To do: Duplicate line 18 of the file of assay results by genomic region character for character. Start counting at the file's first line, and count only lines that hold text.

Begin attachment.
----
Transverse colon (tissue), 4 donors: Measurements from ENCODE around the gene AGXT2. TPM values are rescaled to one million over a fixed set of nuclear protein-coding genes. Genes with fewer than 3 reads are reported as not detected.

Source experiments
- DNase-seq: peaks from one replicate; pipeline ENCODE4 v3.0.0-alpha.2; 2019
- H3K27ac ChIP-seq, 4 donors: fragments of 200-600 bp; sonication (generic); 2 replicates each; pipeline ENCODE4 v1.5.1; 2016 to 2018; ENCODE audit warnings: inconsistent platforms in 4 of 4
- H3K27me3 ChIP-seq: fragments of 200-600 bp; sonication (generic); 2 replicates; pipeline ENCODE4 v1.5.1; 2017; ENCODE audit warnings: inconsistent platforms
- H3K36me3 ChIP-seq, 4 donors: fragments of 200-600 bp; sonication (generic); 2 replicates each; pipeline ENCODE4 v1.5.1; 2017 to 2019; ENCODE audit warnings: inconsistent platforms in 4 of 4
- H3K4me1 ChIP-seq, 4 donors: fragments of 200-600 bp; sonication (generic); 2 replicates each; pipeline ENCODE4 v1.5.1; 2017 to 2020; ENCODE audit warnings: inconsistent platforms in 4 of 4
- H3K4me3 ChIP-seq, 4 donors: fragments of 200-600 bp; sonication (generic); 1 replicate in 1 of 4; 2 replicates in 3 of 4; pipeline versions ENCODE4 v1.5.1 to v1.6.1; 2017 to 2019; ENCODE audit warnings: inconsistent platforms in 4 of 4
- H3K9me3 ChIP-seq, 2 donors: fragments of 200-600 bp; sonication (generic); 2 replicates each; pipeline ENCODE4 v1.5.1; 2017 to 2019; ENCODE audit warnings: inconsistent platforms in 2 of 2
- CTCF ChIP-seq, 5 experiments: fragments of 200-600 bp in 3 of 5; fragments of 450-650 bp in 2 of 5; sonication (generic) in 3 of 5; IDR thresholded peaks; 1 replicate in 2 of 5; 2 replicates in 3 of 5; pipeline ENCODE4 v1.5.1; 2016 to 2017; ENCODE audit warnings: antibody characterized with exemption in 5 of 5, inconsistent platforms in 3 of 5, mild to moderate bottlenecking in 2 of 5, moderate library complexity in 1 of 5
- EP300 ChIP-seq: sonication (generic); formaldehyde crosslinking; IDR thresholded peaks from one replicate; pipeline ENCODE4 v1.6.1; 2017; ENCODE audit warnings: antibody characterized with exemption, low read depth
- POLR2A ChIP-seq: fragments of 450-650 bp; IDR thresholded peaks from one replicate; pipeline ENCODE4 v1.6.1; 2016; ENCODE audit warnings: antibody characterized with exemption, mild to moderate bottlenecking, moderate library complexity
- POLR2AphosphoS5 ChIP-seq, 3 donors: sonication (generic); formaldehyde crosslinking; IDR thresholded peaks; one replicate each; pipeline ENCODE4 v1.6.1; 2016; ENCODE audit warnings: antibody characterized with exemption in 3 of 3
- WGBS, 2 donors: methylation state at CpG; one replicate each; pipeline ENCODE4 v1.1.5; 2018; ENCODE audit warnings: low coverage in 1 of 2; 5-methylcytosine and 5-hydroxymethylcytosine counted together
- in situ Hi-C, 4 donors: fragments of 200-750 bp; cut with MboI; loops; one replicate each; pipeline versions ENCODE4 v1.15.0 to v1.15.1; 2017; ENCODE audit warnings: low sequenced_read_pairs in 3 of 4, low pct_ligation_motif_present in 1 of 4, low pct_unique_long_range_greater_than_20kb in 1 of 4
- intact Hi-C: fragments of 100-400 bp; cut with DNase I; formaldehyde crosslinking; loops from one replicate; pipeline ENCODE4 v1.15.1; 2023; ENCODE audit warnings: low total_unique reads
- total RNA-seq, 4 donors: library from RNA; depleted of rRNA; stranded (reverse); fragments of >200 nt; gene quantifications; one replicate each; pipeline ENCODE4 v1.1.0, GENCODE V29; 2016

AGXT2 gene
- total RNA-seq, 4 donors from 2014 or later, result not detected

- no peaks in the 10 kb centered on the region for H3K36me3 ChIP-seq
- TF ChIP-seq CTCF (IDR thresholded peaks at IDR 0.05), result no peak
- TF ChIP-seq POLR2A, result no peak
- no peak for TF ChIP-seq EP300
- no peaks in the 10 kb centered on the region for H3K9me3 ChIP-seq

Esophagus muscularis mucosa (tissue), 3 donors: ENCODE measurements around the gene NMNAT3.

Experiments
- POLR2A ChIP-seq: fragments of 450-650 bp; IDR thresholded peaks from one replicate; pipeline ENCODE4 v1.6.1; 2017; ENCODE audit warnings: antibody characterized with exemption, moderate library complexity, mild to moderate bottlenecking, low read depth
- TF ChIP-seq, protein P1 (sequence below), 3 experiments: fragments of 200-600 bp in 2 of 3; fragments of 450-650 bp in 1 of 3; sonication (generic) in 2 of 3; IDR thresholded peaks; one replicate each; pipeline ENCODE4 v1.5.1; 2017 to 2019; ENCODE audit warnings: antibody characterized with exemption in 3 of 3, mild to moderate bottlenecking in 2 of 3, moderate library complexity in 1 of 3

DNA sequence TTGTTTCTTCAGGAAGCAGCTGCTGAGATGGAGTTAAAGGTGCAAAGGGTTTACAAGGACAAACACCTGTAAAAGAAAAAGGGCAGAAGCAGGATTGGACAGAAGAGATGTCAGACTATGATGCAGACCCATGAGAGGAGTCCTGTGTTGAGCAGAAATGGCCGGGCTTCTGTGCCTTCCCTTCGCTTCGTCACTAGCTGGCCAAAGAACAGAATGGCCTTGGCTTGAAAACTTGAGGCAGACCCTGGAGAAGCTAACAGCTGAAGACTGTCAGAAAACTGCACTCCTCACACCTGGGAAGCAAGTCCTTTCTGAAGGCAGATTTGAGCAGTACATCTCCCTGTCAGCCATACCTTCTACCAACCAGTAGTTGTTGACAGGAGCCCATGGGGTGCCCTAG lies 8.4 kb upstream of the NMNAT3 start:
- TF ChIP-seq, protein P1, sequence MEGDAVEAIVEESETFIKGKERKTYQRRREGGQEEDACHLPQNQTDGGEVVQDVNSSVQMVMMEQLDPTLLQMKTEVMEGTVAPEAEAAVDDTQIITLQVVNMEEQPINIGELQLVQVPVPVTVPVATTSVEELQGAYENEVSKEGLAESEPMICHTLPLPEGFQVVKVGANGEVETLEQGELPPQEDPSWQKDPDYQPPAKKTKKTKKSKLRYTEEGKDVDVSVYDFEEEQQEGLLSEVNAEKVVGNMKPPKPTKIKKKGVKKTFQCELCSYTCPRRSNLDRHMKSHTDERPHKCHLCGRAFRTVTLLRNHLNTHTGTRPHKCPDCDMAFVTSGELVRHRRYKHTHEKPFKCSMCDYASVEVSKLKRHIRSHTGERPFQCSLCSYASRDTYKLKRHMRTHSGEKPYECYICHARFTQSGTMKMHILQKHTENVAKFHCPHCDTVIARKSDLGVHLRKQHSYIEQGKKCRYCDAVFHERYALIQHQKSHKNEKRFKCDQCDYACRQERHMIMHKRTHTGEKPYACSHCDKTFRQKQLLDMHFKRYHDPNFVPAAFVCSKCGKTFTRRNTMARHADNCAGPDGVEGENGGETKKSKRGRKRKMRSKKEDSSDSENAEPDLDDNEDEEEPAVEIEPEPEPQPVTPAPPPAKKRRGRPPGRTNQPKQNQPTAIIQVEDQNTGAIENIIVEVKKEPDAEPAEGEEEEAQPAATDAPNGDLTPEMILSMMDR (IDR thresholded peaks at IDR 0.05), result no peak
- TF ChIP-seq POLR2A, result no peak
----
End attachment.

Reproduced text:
AGXT2 gene